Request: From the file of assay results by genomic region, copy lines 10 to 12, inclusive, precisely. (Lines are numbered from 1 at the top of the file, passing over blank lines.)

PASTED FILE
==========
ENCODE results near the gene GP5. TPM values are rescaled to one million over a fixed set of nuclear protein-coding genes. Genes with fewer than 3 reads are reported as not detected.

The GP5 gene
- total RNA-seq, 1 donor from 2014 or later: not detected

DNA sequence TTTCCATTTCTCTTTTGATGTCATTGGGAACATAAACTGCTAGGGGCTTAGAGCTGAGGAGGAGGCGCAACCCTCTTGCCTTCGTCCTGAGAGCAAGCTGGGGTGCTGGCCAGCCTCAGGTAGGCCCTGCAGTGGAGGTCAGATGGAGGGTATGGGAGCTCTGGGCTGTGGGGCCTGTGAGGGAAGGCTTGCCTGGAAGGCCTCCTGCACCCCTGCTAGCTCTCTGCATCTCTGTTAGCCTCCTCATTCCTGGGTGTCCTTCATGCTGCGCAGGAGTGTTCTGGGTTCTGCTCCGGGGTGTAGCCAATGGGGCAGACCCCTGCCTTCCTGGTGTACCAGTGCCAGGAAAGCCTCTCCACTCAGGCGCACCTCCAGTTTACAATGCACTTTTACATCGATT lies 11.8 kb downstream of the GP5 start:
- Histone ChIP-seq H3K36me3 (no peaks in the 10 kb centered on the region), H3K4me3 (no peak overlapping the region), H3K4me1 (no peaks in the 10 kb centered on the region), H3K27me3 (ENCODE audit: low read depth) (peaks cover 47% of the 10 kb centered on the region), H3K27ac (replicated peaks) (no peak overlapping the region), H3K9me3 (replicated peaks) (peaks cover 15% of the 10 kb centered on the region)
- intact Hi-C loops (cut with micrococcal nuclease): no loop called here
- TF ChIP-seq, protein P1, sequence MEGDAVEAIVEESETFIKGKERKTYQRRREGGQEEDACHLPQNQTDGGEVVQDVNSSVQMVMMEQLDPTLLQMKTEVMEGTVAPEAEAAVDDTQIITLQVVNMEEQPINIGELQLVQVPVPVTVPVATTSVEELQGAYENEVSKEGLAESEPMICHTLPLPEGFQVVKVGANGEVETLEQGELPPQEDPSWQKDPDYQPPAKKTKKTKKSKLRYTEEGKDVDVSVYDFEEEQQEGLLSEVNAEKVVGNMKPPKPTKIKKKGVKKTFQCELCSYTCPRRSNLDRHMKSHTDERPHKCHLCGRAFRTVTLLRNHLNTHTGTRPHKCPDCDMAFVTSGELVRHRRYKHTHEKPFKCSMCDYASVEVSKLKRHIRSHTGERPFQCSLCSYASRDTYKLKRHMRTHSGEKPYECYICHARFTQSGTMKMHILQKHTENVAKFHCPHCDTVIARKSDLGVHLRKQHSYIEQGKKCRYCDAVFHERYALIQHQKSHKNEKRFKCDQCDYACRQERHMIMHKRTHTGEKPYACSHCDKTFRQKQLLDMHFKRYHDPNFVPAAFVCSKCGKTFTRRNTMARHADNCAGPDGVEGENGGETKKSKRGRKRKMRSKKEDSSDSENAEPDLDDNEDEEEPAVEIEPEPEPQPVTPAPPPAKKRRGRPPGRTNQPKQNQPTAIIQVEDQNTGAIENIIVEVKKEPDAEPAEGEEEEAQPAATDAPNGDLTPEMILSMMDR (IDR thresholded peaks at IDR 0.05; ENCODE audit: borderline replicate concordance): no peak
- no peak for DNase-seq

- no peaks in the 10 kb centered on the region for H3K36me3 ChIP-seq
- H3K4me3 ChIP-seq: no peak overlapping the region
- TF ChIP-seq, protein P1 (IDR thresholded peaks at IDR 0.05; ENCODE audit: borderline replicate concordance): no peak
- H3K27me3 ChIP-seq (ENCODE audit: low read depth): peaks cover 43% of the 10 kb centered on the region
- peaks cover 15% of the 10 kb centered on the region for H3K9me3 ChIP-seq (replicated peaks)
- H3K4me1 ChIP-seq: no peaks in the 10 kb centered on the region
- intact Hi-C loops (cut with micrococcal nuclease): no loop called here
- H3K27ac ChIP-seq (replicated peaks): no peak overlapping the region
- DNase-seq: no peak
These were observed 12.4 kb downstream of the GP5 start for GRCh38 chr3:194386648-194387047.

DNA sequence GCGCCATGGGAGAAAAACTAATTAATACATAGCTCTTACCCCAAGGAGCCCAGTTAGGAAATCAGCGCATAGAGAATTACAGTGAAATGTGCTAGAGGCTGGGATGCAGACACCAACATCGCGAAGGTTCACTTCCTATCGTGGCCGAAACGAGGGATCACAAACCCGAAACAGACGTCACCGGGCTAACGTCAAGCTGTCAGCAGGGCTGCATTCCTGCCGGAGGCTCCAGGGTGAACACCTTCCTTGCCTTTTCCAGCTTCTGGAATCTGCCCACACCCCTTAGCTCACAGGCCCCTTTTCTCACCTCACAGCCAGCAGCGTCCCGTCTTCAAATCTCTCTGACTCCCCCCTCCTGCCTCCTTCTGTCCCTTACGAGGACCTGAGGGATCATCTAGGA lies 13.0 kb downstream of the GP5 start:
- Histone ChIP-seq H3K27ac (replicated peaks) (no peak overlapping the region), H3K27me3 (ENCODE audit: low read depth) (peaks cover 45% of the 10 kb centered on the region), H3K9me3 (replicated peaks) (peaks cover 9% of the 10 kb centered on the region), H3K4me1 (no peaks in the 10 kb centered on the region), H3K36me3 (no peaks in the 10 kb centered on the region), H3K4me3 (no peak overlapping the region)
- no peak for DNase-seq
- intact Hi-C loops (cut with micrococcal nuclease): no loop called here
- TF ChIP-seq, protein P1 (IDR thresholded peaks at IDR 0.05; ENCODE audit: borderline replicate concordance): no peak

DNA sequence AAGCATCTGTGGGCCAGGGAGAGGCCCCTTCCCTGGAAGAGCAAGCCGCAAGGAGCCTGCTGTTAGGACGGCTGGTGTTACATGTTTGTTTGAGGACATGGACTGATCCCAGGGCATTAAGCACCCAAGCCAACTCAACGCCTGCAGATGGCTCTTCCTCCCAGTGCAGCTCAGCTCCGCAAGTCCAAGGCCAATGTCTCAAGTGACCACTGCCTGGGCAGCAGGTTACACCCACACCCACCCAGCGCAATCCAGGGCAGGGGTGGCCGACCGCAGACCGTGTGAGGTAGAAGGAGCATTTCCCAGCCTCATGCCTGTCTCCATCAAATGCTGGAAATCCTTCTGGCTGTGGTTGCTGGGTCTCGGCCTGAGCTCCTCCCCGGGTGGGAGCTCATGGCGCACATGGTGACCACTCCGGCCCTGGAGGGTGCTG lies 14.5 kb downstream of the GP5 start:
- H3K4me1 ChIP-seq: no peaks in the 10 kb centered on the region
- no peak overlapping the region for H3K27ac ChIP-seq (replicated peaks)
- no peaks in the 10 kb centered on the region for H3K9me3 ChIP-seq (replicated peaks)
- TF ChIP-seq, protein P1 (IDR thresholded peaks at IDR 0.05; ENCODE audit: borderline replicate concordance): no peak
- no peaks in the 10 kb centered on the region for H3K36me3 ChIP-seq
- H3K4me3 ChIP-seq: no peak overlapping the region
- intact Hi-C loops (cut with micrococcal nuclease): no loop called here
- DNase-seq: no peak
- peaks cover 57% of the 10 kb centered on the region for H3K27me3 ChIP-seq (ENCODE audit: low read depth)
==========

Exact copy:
- H3K4me3 ChIP-seq: no peak overlapping the region
- TF ChIP-seq, protein P1 (IDR thresholded peaks at IDR 0.05; ENCODE audit: borderline replicate concordance): no peak
- H3K27me3 ChIP-seq (ENCODE audit: low read depth): peaks cover 43% of the 10 kb centered on the region